Fresno State coach Jeff Tedford is opening the doors to practice Saturday, giving fans a chance to get a glimpse of the new offense and defense in a live scrimmage.
It will be 70 to 80 plays, and the Bulldogs will work game situations – red zone, goal line, backed up, third downs. It also will be a barometer of how well the schemes have been absorbed by a group that is in a rebound mode after a 1-11 season and has daunting tests coming in the fall with nonconference games at Alabama and Washington in the first three weeks of the season.
The Bulldogs, through their first 10 spring practices, have made progress. The tempo has been good. They have made plays, on both sides of the ball.
There have been six 1-win teams in Mountain West Conference history, including Fresno State last season. The first five averaged 2.4 wins the following season.
But will they be better in 2017?
There will be some clues to help come up with an answer when they take the field at Bulldog Stadium starting at 10:35 a.m.
Here are three things to look for …
Short-yard running game
The offensive line struggled last season when the Bulldogs generated 17.7 points per game and rushing the ball on third-and-short or in the red zone was a concern.
Fresno State ranked last of 12 in the Mountain West Conference in yards per play when running on third-and-short (1 to 3 yards) and 11th running in the red zone (gaining 2.6 and 2.3 yards per play).
It was worse at the goal line. Inside the 10, the Bulldogs ran 30 times for 32 yards – included are 14 plays that went for 1 yard or less.
There were seven touchdown runs, the longest 8 yards by Dejonte O’Neal against Sacramento State, an FCS program.
Many times the Bulldogs were stymied in some poor run-game sequences, one in a 27-22 loss at Nevada when first-and-goal at the Wolf Pack 1 turned into fourth down at the 1. The plays: a rush for minus-1, a rush for 1 and a rush for no gain. The Bulldogs finally scored, but quarterback Chason Virgil had to hit tight end Jared Rice with a short touchdown pass to get into the end zone.
We haven't made any decisions one way or the other with any of them. We have two new ones coming in the fall. But there's no stratification right now.
Fresno State coach Jeff Tedford, on the Bulldogs’ running backs group
Nevada last season was last in the conference in rushing defense, allowing almost 297.6 yards per game.
The offensive line has improved under assistant Ryan Grubb, but in the first scrimmage this spring again had trouble scoring.
To be better, the Bulldogs have to be able to move bodies.
The logjam at running back
The Bulldogs have been working a deep group of running backs, finding reps for redshirt freshmen Saevion Johnson and Deonte Perry, sophomore Josh Hokit and third-year sophomore Bryson Oglesby, as well as walk-ons Treyvon Green and Austin Harper.
Senior Dontel James and junior Dejonte O’Neal are in the mix, but have been limited through the spring while working their way back from injuries.
Fresno State also has two incoming freshmen that will be given a chance to get into the rotation in the fall in Ronnie Rivers and Jordan Mims.
How and when that shakes out is to be determined.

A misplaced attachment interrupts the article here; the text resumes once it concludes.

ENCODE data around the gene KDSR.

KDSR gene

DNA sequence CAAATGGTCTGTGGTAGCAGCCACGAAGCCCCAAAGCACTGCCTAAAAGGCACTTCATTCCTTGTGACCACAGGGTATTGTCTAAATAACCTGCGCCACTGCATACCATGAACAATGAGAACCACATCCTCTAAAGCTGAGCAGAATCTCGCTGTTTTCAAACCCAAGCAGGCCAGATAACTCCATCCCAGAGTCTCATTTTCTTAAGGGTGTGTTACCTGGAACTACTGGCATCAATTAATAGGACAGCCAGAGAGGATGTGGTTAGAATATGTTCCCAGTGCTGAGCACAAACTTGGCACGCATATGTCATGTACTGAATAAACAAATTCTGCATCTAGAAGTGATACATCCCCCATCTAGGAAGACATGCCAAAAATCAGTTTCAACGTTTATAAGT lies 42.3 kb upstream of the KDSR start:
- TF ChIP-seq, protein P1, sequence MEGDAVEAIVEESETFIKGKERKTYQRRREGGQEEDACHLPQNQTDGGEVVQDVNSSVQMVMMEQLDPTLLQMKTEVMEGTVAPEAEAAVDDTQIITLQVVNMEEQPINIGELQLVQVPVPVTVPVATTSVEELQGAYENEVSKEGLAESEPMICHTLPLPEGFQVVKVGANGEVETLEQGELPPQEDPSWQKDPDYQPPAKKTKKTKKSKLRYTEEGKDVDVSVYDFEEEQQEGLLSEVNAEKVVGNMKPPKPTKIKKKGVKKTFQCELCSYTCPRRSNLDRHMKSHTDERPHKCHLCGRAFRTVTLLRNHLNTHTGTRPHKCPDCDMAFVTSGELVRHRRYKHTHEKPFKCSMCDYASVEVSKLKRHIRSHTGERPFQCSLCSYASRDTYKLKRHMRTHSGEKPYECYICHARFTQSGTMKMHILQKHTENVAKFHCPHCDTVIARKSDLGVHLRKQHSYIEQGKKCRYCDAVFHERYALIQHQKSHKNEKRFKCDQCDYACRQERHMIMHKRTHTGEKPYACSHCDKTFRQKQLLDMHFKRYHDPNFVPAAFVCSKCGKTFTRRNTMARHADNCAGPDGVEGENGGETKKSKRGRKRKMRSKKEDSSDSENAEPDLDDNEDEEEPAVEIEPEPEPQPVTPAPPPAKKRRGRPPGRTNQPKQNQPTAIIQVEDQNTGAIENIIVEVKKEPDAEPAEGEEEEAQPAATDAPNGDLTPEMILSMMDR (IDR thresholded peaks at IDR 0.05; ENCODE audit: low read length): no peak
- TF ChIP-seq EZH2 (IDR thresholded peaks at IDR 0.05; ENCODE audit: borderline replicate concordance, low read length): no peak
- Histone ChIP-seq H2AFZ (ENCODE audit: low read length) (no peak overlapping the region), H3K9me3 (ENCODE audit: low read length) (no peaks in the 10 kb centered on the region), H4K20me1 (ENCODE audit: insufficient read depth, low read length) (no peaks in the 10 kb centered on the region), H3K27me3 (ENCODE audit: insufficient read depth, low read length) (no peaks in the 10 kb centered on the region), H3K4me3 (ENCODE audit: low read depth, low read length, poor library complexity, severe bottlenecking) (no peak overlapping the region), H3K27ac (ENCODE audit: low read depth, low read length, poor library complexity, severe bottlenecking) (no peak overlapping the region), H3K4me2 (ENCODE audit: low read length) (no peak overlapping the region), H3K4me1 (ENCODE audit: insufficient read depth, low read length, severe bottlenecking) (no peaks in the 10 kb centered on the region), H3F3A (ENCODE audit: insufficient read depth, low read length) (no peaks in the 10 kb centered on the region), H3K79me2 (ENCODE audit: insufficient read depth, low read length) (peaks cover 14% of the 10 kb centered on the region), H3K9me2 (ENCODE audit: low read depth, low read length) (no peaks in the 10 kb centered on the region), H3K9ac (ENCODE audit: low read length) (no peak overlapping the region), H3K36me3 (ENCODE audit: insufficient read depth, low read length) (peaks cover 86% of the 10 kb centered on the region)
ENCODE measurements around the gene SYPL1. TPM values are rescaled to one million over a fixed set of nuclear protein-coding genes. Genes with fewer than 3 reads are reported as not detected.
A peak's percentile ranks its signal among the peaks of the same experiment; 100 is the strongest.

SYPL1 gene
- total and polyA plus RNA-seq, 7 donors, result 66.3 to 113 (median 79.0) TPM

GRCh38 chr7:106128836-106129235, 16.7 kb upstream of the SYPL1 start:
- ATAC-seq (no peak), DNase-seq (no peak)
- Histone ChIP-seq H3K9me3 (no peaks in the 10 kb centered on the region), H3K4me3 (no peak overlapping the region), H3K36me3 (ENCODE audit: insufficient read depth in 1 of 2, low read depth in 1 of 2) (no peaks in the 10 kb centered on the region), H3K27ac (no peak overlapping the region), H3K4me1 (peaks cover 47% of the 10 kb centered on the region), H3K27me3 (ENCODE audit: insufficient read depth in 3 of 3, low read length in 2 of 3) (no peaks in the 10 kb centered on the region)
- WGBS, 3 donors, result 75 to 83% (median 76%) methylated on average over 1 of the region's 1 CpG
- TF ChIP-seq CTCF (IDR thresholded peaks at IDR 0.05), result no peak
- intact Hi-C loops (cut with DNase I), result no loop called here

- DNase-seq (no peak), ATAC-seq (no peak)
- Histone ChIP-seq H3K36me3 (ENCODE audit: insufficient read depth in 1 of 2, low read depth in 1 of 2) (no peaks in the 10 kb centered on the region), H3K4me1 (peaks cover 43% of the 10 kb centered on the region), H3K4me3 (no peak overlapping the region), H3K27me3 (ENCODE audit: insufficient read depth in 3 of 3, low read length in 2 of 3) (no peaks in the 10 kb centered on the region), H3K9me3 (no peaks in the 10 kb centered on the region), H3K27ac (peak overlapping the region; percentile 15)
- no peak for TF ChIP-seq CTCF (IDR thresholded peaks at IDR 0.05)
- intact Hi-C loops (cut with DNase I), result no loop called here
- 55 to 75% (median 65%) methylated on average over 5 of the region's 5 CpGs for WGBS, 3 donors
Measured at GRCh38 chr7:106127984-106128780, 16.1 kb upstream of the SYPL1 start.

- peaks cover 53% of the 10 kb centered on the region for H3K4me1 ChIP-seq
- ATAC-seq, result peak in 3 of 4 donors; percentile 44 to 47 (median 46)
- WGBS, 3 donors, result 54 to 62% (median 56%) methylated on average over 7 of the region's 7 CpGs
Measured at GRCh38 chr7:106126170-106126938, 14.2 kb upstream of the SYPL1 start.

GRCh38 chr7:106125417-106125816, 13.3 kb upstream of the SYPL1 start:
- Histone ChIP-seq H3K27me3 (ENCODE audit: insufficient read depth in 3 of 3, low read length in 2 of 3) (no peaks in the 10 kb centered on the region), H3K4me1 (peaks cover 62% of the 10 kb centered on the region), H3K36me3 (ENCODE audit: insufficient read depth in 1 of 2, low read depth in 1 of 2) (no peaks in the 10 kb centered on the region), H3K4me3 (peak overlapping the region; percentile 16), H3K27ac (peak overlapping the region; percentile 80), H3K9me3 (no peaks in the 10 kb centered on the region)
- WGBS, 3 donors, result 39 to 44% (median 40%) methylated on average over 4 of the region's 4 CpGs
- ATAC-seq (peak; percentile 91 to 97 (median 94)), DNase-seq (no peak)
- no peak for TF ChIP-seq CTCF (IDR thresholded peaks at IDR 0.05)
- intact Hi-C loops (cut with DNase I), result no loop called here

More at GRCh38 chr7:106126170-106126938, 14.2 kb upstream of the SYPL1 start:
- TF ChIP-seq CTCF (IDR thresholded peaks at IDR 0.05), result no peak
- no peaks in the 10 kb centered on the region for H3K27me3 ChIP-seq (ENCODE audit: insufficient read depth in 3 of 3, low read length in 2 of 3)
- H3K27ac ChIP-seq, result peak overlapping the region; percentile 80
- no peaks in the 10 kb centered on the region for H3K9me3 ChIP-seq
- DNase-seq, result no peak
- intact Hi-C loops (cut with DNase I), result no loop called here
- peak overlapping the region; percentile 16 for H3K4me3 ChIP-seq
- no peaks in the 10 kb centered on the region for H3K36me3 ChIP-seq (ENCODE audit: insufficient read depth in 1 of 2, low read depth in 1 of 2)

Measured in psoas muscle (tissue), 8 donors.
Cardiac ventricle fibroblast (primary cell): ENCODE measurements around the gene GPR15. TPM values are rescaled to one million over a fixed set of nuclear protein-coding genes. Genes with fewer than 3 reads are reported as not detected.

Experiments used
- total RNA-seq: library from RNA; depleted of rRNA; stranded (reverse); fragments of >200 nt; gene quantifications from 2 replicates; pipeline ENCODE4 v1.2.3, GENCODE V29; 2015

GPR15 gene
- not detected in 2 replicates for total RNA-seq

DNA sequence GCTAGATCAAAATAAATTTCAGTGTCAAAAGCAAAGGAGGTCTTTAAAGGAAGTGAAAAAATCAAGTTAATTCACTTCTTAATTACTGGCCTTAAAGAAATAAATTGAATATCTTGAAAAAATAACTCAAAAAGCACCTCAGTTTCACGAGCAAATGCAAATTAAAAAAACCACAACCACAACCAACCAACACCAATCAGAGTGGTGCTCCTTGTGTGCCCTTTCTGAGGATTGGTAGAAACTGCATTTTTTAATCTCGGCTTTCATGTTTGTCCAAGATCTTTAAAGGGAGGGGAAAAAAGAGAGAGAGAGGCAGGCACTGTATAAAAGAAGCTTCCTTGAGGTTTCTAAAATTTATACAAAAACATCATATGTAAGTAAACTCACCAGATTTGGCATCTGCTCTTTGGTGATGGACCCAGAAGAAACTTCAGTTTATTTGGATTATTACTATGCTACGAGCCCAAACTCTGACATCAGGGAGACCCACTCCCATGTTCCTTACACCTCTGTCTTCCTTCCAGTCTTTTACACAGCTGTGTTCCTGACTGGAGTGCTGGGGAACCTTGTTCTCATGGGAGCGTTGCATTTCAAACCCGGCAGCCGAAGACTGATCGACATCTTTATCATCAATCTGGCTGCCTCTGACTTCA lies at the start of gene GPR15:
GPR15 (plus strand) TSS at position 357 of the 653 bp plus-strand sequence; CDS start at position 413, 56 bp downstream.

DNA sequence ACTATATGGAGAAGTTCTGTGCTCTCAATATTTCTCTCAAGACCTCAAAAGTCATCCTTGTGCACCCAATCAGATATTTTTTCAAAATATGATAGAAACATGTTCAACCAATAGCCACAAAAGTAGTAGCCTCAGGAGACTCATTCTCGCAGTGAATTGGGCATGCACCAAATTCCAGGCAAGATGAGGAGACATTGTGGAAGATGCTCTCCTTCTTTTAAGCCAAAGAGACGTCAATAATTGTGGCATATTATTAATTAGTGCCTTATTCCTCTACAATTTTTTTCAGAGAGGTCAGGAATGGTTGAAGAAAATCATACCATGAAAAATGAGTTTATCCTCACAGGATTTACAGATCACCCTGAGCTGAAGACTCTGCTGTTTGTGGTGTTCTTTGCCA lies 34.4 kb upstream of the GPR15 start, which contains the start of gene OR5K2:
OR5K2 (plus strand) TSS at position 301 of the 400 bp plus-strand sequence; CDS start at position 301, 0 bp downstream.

“We haven’t made any decisions one way or the other with any of them,” Tedford said. “We have two new ones coming in the fall. But there’s no stratification right now.”
We'll have enough offense and defense and everything in. But if you don't take care of the details and the little things then you really have no chance to be successful.
Fresno State coach Jeff Tedford
There could be some coming out of the scrimmage Saturday, but the end of a running play might not be the best clue.
Ball security is paramount. Pass protection, identifying a blitz and then handling that linebacker or safety, is important as is the ability to catch the ball out of the backfield.
It’s about the tempo
Fresno State quarterbacks last season completed 51.9 percent of their passes. In 2015, it was 50.1 percent. That is just part of the problem.
Virgil, junior college transfer Jorge Reyna and senior Christian Rossi likely will take the majority of the reps with the No. 1 and No. 2 offense and command will be a critical piece to the puzzle.
The Bulldogs’ quarterbacks have not had many opportunities to run the offense with the coaching staff on the sideline, as opposed to being behind plays and fixing things as they go.
In the scrimmage, that will fall to the quarterbacks.
“Are we lined up in the right formation? Are we on or off the ball? Are our splits correct? It’s all the itty-bitty things that I’m going to be looking at,” Tedford said. “When we get into game-planning then I’ll start thinking more, ‘Are we successful on third down or not?’ All of those other things are really what I focus on right now.
“Do the quarterbacks have it all put together that they can do that? Sometimes we can and sometimes we can’t. The procedures of football and what you need to do to be successful is what I’m really focused on. Game-planning will happen when it happens. We’ll have enough offense and defense and everything in. But if you don’t take care of the details and the little things then you really have no chance to be successful.”
Robert Kuwada: @rkuwada
- Saturday, April 22: Spring practice No. 11: 10:35 a.m.-12:50 p.m., open to the public
- Saturday, April 29: Spring Preview, 10:30 a.m.-12:50 p.m., open to the public
- Saturday, Sept. 2: Home/season opener vs. Incarnate Word, kickoff TBD
- Saturday, Sept. 9: Game at Alabama, kickoff TBD
- Saturday, Sept. 30: Mountain West opener vs. Nevada, kickoff TBD